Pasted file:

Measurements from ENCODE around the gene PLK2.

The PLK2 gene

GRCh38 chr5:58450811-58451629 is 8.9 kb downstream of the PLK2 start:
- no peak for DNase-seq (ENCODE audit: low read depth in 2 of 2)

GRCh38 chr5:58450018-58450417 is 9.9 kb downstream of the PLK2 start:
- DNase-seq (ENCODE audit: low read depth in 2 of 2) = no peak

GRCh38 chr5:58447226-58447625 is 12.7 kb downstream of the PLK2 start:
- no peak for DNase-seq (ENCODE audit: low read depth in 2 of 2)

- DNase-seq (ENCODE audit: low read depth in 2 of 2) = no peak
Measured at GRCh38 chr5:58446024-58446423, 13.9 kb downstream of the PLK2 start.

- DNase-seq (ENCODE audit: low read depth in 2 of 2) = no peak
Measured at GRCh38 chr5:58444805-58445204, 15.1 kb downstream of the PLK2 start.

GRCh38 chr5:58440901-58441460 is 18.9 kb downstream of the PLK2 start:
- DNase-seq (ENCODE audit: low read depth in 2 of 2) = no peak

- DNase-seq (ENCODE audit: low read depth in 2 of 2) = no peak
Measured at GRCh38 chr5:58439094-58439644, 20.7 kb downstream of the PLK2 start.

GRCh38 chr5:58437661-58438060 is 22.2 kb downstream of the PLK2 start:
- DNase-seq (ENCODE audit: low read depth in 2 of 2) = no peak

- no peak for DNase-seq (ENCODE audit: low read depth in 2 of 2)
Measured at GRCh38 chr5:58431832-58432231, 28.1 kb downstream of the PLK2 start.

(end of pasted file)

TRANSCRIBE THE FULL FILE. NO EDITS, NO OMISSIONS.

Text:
Measurements from ENCODE around the gene PLK2.

The PLK2 gene

GRCh38 chr5:58450811-58451629 is 8.9 kb downstream of the PLK2 start:
- no peak for DNase-seq (ENCODE audit: low read depth in 2 of 2)

GRCh38 chr5:58450018-58450417 is 9.9 kb downstream of the PLK2 start:
- DNase-seq (ENCODE audit: low read depth in 2 of 2) = no peak

GRCh38 chr5:58447226-58447625 is 12.7 kb downstream of the PLK2 start:
- no peak for DNase-seq (ENCODE audit: low read depth in 2 of 2)

- DNase-seq (ENCODE audit: low read depth in 2 of 2) = no peak
Measured at GRCh38 chr5:58446024-58446423, 13.9 kb downstream of the PLK2 start.

- DNase-seq (ENCODE audit: low read depth in 2 of 2) = no peak
Measured at GRCh38 chr5:58444805-58445204, 15.1 kb downstream of the PLK2 start.

GRCh38 chr5:58440901-58441460 is 18.9 kb downstream of the PLK2 start:
- DNase-seq (ENCODE audit: low read depth in 2 of 2) = no peak

- DNase-seq (ENCODE audit: low read depth in 2 of 2) = no peak
Measured at GRCh38 chr5:58439094-58439644, 20.7 kb downstream of the PLK2 start.

GRCh38 chr5:58437661-58438060 is 22.2 kb downstream of the PLK2 start:
- DNase-seq (ENCODE audit: low read depth in 2 of 2) = no peak

- no peak for DNase-seq (ENCODE audit: low read depth in 2 of 2)
Measured at GRCh38 chr5:58431832-58432231, 28.1 kb downstream of the PLK2 start.